Hi,

I am a 30-year-old woman with an 11-year-old daughter. I have recently filed for divorce, but it is not final yet. I have been married for 12 years, so obviously I was very young when I married.

I have been seeing this guy for the past 5 weekends in a row now. He is actually my friend’s ex-husband who I have known for about 10 years now. We have always been attracted to each other, but never did anything about it since we were married. I tried everything to save my marriage but my husband blew it big time by lying, abusing alcohol, getting a DWI and not going to probation, getting a warrant, etc. Actually we have had trouble for the last couple of years and he refused to go to a counselor with me.

The new guy has all of the qualities I always wished my husband had. He has two daughters, one of which is my friend’s daughter and my godchild and a good friend of my daughters. Even though she is not his, he treats her as if she is. He spends time with her every other weekend. He is such a sweet and caring single dad. I could never get my husband to do family activities like this or participate much in our daughter’s life.

I am getting mixed advice from my friends and family about this situation and I’m hoping you can give me your expert advice. My best friend says that it usually doesn’t work out with the rebound guy and that I should be dating other people and learning to be alone. My mom and step dad say that I definitely should not start a serious relationship right now. My dad and brother say that I should be true to my heart and everything will work out fine and if it doesn’t, then it will be a learning experience.

I am happier right now than I have been in a very long time and I feel like I should follow my heart. I am having so much fun and he is so affectionate and sweet with me. He says he feels like a high school kid again and I feel the same way.

So my question is “Can it work out with the rebound guy?” and if it can, when should we tell our kids (my daughter knows nothing about him) and my friend, etc? Do you think this is a bad idea, because I don’t see how something that feels so good can be so bad?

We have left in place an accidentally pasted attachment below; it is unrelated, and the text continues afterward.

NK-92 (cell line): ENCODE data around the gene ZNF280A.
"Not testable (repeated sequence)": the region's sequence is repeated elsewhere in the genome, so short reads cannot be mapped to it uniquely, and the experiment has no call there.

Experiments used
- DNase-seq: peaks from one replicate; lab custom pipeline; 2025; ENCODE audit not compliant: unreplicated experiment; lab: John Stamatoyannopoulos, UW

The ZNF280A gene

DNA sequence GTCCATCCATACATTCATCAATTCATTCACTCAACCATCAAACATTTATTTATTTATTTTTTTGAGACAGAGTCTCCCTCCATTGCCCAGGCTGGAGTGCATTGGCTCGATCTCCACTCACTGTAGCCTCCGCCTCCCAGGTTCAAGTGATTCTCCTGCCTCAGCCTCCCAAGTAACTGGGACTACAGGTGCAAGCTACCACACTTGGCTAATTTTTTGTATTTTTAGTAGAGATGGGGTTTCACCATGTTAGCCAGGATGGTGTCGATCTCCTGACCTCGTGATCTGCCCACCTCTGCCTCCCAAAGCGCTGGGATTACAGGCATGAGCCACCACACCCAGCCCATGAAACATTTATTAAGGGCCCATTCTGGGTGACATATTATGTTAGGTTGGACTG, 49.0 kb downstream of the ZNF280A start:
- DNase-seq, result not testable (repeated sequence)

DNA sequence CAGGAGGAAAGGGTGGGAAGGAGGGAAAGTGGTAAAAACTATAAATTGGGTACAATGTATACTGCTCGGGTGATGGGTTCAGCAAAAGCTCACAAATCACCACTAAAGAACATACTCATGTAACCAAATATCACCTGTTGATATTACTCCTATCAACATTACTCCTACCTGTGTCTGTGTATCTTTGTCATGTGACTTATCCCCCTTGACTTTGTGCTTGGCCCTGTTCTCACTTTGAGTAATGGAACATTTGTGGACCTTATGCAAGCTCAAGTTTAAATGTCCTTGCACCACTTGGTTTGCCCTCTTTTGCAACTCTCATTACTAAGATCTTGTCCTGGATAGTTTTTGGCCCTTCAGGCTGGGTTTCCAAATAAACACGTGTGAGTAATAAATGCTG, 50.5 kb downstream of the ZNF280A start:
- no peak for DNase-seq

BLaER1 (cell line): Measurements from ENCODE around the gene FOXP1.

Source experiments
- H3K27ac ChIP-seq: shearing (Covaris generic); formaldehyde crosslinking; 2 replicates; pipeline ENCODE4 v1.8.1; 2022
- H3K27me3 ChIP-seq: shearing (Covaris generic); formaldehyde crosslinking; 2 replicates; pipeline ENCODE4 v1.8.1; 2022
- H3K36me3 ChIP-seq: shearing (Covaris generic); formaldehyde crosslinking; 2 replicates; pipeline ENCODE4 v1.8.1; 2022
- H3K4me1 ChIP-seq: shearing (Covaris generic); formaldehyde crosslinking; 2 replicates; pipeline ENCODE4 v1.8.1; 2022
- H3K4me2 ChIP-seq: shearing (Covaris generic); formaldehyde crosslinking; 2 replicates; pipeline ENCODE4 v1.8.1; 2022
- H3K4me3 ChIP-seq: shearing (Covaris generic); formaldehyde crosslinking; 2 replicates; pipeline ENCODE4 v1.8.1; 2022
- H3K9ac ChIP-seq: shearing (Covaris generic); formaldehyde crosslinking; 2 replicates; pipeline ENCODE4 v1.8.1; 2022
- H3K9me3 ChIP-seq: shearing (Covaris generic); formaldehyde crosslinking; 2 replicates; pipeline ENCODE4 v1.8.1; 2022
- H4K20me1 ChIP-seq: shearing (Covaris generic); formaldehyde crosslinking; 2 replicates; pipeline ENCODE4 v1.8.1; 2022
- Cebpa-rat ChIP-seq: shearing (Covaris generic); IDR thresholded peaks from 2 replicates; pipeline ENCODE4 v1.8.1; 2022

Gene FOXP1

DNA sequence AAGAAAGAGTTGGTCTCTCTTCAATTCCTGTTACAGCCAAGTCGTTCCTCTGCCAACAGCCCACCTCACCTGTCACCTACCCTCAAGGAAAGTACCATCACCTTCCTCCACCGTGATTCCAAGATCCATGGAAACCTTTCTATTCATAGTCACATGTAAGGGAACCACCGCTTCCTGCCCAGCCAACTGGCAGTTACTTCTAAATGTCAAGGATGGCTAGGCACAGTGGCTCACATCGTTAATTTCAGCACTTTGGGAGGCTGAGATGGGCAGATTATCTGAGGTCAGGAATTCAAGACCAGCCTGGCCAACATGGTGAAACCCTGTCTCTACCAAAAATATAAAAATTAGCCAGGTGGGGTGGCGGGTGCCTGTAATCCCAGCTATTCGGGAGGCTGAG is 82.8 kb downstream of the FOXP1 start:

Hello!

Oh, you want “EXPERT advice”, eh? Well, let’s see what we can do!

It appears that your friend doesn’t know you’re dating her ex-husband, but if she’s really your “friend”, she should. Otherwise, your friendship is in for a real crash because eventually you’re going to have to spill it. What would happen if 4 or 5 months down the road you ‘fess up’ rather than now? She’s not going to be too happy about things! She may not be how either, but at least it’ll be easier than if you wait.

Thus, the very first thing I’d do is to have a heart-to-heart with your friend. Explain that you and her ex are interested in dating (I don’t think you should feel the need to discuss what has already happened however), and that; while you know you have every right to do so, you’re interested in your friendship too. You hope that she will be comfortable with the idea.

Secondly, to hell with your family’s opinions! This isn’t exactly a “rebound” relationship just because it’s the first one after your divorce. Either way you should do what YOU want to do. Your family and friends don’t have to live your life for you – you have to do that.

Finally, regarding your daughter (and his kids), I wouldn’t bring them into it until you have something more solid. Give yourself at least a few more months to be sure this is what you both want and then, bring the kids into it. After all, they have a stake in all this too – it’s their parents, and their lives that are going to be affected by the decision. Further, this is a good opportunity for them to learn how “adults” deal with complex relationships – they plan, they consult, and they get along, all with love and respect for each other.

One last piece of advice: once you and your boyfriend establish something more firm, (pardon the expression!), I’d suggest that he talk to your ex-husband. Here’s why: your daughter is also your ex’s! He may have very specific ideas on how he wants his daughter raised, and might impart some of this to you and your boyfriend. This is just courtesy as your ex is never going to be out of your, or more important, your daughter’s, life.